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slump

[sluhmp] /slʌmp/
verb (used without object)
1.
to drop or fall heavily; collapse:
Suddenly she slumped to the floor.
2.
to assume a slouching, bowed, or bent position or posture:
Stand up straight and don't slump!
3.
to decrease or fall suddenly and markedly, as prices or the market.
4.
to decline or deteriorate, as health, business, quality, or efficiency.
5.
to sink into a bog, muddy place, etc., or through ice or snow.
6.
to sink heavily, as the spirits.
noun
7.
an act or instance of slumping.
8.
a decrease, decline, or deterioration.
9.
a period of decline or deterioration.
10.
any mild recession in the economy as a whole or in a particular industry.
11.
a period during which a person performs slowly, inefficiently, or ineffectively, especially a period during which an athlete or team fails to play or score as well as usual.
12.
a slouching, bowed, or bent position or posture, especially of the shoulders.
13.
a landslide or rockslide.
14.
the vertical subsidence of freshly mixed concrete that is a measure of consistency and stiffness.
15.
New England Cookery. a dessert made with cooked fruit, especially apples or berries, topped with a thick layer of biscuit dough or crumbs.
Origin of slump
1670-1680
1670-80; orig., to sink into a bog or mud; perhaps imitative (cf. plump2)
Related forms
unslumped, adjective
unslumping, adjective
Synonyms
8. lapse, reverse, setback.
Dictionary.com Unabridged
Based on the Random House Dictionary, © Random House, Inc. 2016.
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Examples from the Web for slumped
Contemporary Examples
Historical Examples
  • The driver was on the opposite side from Tom, and Monty was slumped against the door.

    Sabotage in Space Carey Rockwell
  • Then for the first time Johnnie relaxed, and slumped into the morris chair.

    The Rich Little Poor Boy Eleanor Gates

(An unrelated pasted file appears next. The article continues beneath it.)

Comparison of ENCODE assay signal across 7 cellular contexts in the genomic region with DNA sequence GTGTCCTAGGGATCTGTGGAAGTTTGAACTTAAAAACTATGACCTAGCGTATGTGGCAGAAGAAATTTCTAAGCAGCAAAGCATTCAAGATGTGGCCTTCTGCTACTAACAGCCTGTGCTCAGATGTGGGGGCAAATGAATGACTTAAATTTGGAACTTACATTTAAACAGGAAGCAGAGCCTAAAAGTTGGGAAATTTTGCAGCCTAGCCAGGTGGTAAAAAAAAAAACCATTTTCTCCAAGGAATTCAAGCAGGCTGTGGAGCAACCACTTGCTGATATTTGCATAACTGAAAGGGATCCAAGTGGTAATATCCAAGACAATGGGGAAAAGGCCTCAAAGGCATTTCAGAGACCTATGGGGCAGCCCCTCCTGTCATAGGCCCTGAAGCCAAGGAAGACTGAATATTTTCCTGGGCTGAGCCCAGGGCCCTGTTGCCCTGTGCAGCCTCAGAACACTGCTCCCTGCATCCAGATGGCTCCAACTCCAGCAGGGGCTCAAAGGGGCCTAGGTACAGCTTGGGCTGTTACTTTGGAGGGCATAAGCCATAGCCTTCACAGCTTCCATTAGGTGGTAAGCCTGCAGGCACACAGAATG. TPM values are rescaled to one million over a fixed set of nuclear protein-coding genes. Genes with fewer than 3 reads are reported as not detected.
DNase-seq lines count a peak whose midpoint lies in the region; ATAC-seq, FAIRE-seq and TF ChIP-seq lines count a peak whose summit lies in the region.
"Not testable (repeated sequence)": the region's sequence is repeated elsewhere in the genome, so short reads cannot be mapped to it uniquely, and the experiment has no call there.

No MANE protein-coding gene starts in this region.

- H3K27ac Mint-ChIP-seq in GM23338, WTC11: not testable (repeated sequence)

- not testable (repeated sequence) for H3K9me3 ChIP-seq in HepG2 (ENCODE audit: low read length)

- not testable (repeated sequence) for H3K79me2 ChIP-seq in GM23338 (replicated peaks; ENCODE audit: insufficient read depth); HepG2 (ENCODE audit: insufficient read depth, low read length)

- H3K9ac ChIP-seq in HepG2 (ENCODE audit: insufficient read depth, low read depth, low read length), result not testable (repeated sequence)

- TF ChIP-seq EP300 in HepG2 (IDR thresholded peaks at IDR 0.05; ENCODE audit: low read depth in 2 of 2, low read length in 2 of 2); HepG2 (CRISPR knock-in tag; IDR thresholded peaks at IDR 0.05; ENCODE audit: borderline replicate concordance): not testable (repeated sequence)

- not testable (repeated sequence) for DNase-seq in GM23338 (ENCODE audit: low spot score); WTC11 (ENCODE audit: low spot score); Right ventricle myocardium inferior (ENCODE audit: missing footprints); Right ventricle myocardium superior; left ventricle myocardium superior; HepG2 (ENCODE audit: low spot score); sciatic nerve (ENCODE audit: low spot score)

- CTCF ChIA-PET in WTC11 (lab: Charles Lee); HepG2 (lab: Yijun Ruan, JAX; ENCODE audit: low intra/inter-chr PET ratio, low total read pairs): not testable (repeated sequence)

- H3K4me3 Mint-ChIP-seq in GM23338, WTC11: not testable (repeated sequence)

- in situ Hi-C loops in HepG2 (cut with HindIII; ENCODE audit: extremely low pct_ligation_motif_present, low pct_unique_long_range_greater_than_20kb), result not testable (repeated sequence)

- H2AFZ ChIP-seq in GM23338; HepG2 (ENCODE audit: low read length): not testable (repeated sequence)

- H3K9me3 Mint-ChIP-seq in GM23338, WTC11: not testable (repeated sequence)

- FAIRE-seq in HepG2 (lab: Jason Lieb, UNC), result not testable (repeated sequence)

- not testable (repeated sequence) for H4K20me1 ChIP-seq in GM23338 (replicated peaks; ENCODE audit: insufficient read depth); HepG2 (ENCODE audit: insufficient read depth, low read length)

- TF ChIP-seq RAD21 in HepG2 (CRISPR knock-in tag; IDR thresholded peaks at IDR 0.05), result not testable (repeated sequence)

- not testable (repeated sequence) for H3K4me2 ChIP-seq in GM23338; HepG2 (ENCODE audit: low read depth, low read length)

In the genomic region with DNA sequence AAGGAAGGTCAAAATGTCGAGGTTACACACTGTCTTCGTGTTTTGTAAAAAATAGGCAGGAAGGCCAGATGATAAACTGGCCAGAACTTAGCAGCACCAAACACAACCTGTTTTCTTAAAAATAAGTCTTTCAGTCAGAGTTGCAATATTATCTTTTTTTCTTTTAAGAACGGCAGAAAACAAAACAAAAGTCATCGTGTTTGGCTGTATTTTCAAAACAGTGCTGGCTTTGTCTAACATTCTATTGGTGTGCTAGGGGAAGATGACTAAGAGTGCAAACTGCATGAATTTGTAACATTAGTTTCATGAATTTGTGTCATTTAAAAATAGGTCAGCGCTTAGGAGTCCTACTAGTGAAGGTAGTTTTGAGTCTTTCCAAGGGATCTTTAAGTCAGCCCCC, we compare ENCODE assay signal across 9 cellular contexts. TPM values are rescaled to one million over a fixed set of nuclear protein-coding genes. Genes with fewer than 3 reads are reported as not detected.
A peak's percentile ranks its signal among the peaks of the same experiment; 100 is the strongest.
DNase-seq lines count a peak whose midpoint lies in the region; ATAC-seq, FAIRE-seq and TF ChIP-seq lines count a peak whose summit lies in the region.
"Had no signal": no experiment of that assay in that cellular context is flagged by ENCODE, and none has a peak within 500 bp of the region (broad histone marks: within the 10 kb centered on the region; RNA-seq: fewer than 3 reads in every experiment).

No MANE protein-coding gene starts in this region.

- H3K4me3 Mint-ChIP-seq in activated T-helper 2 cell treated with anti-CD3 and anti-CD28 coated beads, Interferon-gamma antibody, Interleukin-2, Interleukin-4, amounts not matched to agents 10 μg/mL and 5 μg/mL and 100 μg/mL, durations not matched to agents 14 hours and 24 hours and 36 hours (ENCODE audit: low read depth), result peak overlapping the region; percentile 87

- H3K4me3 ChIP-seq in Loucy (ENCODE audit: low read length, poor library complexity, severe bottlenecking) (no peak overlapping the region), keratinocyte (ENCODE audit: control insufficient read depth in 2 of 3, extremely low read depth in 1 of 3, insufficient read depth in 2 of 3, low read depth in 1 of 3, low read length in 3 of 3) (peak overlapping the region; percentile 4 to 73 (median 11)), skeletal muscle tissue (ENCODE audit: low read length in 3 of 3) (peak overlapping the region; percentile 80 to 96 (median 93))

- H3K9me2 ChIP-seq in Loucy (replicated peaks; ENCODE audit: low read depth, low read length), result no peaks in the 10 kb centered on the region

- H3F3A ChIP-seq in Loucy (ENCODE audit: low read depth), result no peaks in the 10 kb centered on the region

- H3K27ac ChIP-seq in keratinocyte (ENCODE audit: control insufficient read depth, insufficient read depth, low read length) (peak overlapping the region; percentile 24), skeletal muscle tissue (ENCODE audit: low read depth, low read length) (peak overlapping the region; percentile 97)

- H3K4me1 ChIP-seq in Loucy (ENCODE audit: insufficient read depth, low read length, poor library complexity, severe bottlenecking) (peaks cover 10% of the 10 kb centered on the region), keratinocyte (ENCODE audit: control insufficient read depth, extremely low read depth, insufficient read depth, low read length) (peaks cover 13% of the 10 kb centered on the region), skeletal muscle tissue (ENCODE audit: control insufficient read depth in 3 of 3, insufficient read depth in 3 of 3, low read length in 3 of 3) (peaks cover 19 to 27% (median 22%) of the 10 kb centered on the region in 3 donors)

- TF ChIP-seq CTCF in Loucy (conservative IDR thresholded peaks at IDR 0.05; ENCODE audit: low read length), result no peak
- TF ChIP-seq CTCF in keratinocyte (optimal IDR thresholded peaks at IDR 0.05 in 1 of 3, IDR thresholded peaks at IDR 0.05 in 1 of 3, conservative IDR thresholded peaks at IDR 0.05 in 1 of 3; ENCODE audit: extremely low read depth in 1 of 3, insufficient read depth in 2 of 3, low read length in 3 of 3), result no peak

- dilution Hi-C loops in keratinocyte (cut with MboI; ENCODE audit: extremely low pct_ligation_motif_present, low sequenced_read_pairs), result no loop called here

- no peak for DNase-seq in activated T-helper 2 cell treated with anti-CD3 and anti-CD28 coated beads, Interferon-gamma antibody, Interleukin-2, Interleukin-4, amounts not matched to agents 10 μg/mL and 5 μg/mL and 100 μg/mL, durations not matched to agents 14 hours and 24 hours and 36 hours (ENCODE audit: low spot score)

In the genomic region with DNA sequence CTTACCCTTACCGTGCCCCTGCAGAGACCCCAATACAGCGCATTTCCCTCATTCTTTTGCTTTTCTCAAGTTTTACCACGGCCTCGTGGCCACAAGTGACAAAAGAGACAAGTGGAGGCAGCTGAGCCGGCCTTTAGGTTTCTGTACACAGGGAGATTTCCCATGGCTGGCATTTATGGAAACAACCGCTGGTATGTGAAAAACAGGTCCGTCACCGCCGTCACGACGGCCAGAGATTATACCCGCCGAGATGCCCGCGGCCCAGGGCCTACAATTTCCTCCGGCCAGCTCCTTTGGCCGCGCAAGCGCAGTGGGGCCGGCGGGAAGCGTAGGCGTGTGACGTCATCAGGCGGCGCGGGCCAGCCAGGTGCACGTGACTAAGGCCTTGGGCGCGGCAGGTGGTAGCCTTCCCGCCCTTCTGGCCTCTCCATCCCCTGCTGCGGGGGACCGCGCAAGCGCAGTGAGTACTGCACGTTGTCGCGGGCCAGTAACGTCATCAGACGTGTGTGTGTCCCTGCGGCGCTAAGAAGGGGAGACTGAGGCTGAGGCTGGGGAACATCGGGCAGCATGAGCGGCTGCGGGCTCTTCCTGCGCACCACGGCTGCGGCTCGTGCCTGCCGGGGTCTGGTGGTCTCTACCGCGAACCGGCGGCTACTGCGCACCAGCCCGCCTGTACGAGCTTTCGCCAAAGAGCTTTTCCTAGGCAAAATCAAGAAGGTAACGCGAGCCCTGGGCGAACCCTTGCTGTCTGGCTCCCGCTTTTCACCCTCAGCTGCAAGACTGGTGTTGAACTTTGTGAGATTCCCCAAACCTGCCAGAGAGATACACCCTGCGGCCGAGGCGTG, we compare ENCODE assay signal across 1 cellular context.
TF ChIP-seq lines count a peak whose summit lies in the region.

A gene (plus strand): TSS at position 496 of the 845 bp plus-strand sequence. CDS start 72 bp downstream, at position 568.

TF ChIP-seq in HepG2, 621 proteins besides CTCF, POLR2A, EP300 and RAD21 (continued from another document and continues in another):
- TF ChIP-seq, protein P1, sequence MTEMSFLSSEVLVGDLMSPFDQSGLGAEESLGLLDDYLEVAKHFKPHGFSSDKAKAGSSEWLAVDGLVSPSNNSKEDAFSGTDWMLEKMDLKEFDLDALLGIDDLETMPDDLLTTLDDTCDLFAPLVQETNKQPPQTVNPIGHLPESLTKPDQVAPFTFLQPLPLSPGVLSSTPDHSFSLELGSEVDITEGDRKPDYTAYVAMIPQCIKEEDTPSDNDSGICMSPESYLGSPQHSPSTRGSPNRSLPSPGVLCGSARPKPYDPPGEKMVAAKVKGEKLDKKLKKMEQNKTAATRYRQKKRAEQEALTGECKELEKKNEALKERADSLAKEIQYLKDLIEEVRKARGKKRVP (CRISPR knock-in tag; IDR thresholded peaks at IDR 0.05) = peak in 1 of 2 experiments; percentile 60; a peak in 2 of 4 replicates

• I tried to spot Darryl on the way back, but he could have been any of the five or six slumped people.

    Little Brother Cory Doctorow
  • She twisted from him and slumped limply against a broken wall.

    Victory Lester del Rey
  • Turning about sharply, he saw Mary Louise slumped in her seat, unconscious from the blow.

British Dictionary definitions for slumped

slump

/slʌmp/
verb (intransitive)
1.
to sink or fall heavily and suddenly
2.
to relax ungracefully
3.
(of business activity, etc) to decline suddenly; collapse
4.
(of health, interest, etc) to deteriorate or decline suddenly or markedly
5.
(of soil or rock) to slip down a slope, esp a cliff, usually with a rotational movement
noun
6.
a sudden or marked decline or failure, as in progress or achievement; collapse
7.
a decline in commercial activity, prices, etc
8.
(economics) another word for depression
9.
the act of slumping
10.
a slipping of earth or rock; landslide
Word Origin
C17: probably of Scandinavian origin; compare Low German slump bog, Norwegian slumpa to fall

Slump

/slʌmp/
noun
1.
the Slump, another name for the Depression
Collins English Dictionary - Complete & Unabridged 2012 Digital Edition
© William Collins Sons & Co. Ltd. 1979, 1986 © HarperCollins
Publishers 1998, 2000, 2003, 2005, 2006, 2007, 2009, 2012
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Word Origin and History for slumped

slump

v.

1670s, "fall or sink into a muddy place," probably from a Scandinavian source, cf. Norwegian and Danish slumpe "fall upon," Swedish slumpa; perhaps ultimately of imitative origin. Related: Slumped; slumping.

The word "slump," or "slumped," has too coarse a sound to be used by a lady. [Eliza Leslie, "Miss Leslie's Behaviour Book," Philadelphia, 1839]
Economic sense from 1888.

n.

"act of slumping, slumping movement," 1850; "heavy decline in prices on the stock exchange," 1888, from slump (v.). Generalized by 1922 to "sharp decline in trade or business."

Online Etymology Dictionary, © 2010 Douglas Harper
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Slang definitions & phrases for slumped

slump

noun

  1. A sudden decline or collapse, esp of economic value or activity: The stock market is in a dangerous slump (1888+)
  2. A period of bad performance: The whole team's in a hitting slump (1895+ Baseball)
The Dictionary of American Slang, Fourth Edition by Barbara Ann Kipfer, PhD. and Robert L. Chapman, Ph.D.
Copyright (C) 2007 by HarperCollins Publishers.
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